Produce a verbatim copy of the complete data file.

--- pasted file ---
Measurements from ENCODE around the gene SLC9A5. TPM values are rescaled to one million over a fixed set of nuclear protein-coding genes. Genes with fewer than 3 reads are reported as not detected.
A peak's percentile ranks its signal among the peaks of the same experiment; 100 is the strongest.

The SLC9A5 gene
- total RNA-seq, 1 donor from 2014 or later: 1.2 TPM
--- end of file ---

Measurements from ENCODE around the gene SLC9A5. TPM values are rescaled to one million over a fixed set of nuclear protein-coding genes. Genes with fewer than 3 reads are reported as not detected.
A peak's percentile ranks its signal among the peaks of the same experiment; 100 is the strongest.

The SLC9A5 gene
- total RNA-seq, 1 donor from 2014 or later: 1.2 TPM